ATLANTA — Even if it didn't appear on television more often than Seinfeld reruns, Indiana forward Christian Watford's buzzer-beater against Kentucky in December would resonate.
"It represented something," Watford said Thursday of his three-point game-winner. "The coming back of this program."
Indiana returned to college basketball relevance. Kentucky returned to Lexington,
"I usually turn it off," UK forward Terrence Jones said of the replay. He'd watched "the whole commercial through? Probably once."
Watford acknowledged that UK had reason — OK, countless reasons — to be sick of seeing the shot replayed again and again by ESPN to promote its NCAA Tournament coverage.
"I would hate it, too, if it happened to me," he said.
In a rematch against Indiana in the NCAA Tournament South Regional semifinals Friday, Kentucky surely will want to prevent an in-person replay of the shot. Earlier this week, ESPN analyst Jay Bilas cited defense against any and all three-point shots as a key factor in Kentucky's hopes of advancing toward a national championship.
"Indiana can't beat Kentucky without making perimeter shots," Bilas said. "Guarding the three-point line is the most important thing in that game for Kentucky. Even if instead of threes, you give up layups, I'd rather have Jordan Hulls trying to make a floater over Anthony Davis than a three."
Hulls, a 6-foot junior, is one of Indiana's best three-point shooters in terms of quantity (70 baskets from beyond the arc) and quality (49.3 percent accuracy). But he has plenty of company in Matt Roth (56 percent), Will Sheehey (39.1 percent), Derek Elston (55.2 percent) and, of course, Watford (44.5 percent).
Overall, Indiana ranks second nationally in three-point shooting: 43.7 percent accuracy. The Hoosiers made nine of 15 shots from three-point range against Kentucky in the epic game on Dec. 10. Only five other opponents made that many threes against UK this season.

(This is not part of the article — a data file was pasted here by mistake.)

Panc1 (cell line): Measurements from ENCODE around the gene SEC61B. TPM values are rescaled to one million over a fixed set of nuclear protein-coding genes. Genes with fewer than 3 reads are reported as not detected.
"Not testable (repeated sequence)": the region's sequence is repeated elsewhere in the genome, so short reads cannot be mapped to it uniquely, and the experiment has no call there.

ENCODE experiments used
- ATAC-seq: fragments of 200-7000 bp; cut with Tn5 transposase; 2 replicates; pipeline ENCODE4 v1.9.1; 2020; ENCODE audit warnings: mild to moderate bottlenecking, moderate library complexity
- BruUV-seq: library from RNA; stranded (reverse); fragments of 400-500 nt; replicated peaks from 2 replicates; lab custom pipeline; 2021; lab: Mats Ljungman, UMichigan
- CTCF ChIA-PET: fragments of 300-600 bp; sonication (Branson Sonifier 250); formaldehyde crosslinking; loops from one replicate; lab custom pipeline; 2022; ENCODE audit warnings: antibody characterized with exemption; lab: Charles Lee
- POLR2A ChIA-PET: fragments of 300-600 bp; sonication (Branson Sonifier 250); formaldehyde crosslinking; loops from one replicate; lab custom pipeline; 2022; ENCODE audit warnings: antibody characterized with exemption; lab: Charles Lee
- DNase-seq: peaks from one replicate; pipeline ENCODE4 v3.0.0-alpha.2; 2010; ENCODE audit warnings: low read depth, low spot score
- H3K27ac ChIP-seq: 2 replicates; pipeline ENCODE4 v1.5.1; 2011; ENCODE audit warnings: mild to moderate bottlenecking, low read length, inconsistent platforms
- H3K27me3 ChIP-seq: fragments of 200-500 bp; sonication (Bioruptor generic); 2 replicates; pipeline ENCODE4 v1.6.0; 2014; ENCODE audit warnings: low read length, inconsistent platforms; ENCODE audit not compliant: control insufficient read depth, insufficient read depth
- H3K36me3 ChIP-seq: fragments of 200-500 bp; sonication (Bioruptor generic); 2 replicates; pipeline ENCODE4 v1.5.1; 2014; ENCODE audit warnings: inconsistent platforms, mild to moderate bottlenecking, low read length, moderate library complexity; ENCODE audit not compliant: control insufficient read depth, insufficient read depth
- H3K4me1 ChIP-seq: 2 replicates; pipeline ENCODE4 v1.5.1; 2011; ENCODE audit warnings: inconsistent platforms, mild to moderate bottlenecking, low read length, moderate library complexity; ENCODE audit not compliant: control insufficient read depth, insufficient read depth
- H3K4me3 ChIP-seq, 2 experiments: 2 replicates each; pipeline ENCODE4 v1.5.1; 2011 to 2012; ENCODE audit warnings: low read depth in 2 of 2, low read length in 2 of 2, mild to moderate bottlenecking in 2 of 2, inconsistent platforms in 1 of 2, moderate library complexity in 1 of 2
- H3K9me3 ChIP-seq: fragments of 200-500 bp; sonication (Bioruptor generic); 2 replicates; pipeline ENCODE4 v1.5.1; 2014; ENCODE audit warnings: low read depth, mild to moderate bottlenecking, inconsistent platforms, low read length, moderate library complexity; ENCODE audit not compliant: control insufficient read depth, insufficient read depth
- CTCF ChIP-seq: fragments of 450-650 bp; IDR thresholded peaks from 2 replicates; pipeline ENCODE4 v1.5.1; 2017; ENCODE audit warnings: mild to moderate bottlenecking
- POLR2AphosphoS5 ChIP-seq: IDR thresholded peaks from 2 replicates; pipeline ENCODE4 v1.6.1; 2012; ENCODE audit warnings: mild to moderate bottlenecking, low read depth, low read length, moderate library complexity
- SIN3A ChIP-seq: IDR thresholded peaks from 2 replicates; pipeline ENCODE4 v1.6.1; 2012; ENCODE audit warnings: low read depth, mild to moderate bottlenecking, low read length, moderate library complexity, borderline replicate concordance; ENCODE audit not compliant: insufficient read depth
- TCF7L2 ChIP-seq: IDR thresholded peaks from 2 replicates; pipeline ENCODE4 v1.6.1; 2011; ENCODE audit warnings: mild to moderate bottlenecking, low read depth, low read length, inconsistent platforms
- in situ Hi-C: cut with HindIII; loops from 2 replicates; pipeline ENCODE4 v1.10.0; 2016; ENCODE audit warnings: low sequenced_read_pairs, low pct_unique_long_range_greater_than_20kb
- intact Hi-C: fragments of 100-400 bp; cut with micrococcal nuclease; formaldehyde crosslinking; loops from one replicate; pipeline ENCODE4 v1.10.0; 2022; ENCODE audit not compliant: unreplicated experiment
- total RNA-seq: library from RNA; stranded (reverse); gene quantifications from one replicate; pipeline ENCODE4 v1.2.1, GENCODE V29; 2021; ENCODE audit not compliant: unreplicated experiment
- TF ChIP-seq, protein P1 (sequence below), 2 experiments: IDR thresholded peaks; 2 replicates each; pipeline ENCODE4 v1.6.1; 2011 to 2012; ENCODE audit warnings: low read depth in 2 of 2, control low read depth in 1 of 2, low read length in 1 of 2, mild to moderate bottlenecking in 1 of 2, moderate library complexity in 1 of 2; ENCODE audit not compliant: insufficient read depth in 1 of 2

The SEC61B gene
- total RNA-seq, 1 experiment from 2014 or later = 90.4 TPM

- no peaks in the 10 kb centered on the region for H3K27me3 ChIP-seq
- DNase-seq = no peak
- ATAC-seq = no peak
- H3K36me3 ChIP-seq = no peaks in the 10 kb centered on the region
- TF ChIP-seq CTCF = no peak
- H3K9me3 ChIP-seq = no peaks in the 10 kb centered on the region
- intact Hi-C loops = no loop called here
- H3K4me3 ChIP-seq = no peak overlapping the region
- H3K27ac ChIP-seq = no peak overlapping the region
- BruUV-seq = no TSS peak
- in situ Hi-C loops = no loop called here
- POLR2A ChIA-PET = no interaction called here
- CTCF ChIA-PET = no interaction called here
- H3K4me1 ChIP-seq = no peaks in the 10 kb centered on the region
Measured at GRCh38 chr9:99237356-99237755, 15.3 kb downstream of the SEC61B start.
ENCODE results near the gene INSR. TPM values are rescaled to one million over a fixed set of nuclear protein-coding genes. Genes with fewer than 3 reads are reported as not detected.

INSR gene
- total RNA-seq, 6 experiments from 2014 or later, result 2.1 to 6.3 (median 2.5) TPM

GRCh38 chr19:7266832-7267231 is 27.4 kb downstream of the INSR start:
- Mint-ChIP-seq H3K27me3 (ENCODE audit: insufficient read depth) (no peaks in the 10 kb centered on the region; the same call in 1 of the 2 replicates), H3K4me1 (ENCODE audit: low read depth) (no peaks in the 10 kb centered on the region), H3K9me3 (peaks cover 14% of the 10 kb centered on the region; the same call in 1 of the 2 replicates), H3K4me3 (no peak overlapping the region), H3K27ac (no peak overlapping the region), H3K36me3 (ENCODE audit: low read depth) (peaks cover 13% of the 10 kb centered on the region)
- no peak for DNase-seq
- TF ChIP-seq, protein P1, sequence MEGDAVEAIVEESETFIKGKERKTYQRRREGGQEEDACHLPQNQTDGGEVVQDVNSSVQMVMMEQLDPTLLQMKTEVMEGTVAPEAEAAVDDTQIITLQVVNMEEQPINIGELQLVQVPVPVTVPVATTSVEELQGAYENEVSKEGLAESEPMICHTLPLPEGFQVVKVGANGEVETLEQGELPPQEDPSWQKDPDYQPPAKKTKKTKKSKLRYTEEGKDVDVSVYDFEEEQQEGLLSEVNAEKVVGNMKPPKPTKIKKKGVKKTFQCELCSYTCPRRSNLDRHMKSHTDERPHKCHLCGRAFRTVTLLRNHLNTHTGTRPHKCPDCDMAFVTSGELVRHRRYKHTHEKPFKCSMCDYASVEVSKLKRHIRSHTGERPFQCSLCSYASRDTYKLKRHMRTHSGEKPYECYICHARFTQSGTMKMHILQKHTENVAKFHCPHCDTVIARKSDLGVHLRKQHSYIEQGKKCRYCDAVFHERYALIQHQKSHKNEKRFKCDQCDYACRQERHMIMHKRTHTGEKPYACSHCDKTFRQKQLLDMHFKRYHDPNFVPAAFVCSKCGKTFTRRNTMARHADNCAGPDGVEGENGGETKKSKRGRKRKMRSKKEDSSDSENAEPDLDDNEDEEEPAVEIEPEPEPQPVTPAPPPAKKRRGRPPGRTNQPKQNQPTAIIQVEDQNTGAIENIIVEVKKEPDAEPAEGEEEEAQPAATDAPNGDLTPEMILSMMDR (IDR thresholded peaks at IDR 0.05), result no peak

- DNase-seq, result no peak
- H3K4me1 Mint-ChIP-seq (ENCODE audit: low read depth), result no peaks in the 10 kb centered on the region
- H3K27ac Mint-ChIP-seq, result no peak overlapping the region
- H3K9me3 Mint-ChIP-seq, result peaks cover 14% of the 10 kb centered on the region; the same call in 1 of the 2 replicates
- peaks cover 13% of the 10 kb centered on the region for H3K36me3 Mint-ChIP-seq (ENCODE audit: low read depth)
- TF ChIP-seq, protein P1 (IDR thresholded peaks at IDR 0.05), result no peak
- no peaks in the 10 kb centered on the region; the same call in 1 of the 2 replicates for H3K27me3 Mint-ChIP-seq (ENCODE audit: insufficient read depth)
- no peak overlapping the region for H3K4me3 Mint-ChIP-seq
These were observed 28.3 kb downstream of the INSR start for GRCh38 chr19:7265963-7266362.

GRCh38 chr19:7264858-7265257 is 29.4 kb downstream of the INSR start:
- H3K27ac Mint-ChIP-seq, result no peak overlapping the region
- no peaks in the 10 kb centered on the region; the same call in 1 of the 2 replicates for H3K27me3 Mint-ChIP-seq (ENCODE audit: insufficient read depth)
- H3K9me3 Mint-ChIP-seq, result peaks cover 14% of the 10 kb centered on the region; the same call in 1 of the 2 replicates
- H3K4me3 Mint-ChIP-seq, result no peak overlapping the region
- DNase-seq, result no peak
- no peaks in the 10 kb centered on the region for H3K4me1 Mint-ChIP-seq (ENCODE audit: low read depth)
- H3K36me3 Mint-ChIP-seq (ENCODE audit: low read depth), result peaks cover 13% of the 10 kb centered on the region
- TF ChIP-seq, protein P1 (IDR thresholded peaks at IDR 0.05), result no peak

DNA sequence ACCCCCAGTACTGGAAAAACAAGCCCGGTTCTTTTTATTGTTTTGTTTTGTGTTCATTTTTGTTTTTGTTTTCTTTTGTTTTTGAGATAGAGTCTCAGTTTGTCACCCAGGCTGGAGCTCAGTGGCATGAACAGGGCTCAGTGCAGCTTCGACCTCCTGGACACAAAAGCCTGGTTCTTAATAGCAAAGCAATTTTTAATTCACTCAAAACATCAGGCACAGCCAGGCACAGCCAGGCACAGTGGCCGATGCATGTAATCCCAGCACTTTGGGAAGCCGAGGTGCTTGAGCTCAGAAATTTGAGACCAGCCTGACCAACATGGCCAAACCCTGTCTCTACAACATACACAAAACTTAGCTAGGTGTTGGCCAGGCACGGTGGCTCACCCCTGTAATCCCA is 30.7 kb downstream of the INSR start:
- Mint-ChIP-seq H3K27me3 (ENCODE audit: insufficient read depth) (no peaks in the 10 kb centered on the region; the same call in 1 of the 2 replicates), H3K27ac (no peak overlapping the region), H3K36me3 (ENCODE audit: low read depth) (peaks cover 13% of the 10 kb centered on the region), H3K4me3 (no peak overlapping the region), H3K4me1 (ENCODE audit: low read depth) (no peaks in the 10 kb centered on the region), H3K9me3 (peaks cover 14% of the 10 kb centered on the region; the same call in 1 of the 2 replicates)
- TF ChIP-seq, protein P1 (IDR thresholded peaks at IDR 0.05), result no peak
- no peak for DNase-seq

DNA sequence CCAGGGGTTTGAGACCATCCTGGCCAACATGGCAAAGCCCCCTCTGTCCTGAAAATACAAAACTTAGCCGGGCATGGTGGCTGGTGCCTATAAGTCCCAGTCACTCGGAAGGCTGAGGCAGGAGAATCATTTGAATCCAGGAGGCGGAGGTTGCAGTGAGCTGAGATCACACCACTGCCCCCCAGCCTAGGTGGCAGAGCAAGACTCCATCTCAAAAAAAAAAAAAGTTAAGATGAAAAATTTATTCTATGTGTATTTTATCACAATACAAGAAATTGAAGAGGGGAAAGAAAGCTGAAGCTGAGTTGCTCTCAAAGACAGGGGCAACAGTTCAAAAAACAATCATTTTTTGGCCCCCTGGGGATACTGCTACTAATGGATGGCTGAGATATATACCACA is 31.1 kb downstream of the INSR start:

The last three UK opponents, which include Vanderbilt and Iowa State, have made only 15 of 55 three-point shots.
"We've been playing a lot of teams (that shoot three-pointers)," Jones said. "We've been practicing almost all season for teams like that."
UK Coach John Calipari recoiled from the suggestion that Indiana is dependent on three-point shooting.
"They're like us," he said. "They don't play to shoot threes, but they're a great three-point shooting team. But we're a pretty good three-point shooting team, too. We just don't play that way. ... If that's what they give us, we'll take it."
Indiana averages 6.4 three-point baskets per game. Kentucky averages 5.8.
One player disavowed the three-point shot: UK freshman Michael Kidd-Gilchrist.
"I'm going to go to the rack," he said with a smile. "I don't know about (other players)."
Indiana Coach Tom Crean qualified the importance of three-point shooting for his team.
"Three-pointers are always going to be a factor for us," he said. "More important is the ball moving and people moving. That's more important than any one aspect of the game."
Of course, Davis anchors Kentucky's defense. Not only does he lead the nation in blocks (4.6 per game), which permits perimeter defenders to force shooters to drive, he also blocks his share of three-point attempts.
"Some teams are not aware that Davis can cover a lot of ground," Crean said.
Bilas echoed the sentiment.
"The guy's got such incredible defensive range," the ESPN analyst said of Davis. "We talk about offensive range. He's got defensive range. He can cover more ground than just about anyone in college basketball."
In its victory over Kentucky in December, Indiana made many of its three-point opportunities.
"Very important," Watford said of how the shot factored in the Hoosiers' victory, "but that's what we do. We've done it all year. I don't expect it to change."